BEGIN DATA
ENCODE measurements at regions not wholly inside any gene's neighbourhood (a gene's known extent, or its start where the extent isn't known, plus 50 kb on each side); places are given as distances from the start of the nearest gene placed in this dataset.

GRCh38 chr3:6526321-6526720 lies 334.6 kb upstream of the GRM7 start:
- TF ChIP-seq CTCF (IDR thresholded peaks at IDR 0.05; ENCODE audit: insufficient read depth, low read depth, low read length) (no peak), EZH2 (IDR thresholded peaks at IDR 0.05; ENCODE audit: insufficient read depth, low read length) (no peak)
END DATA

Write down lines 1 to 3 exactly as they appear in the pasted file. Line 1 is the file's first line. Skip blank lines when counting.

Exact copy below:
ENCODE measurements at regions not wholly inside any gene's neighbourhood (a gene's known extent, or its start where the extent isn't known, plus 50 kb on each side); places are given as distances from the start of the nearest gene placed in this dataset.

GRCh38 chr3:6526321-6526720 lies 334.6 kb upstream of the GRM7 start:
- TF ChIP-seq CTCF (IDR thresholded peaks at IDR 0.05; ENCODE audit: insufficient read depth, low read depth, low read length) (no peak), EZH2 (IDR thresholded peaks at IDR 0.05; ENCODE audit: insufficient read depth, low read length) (no peak)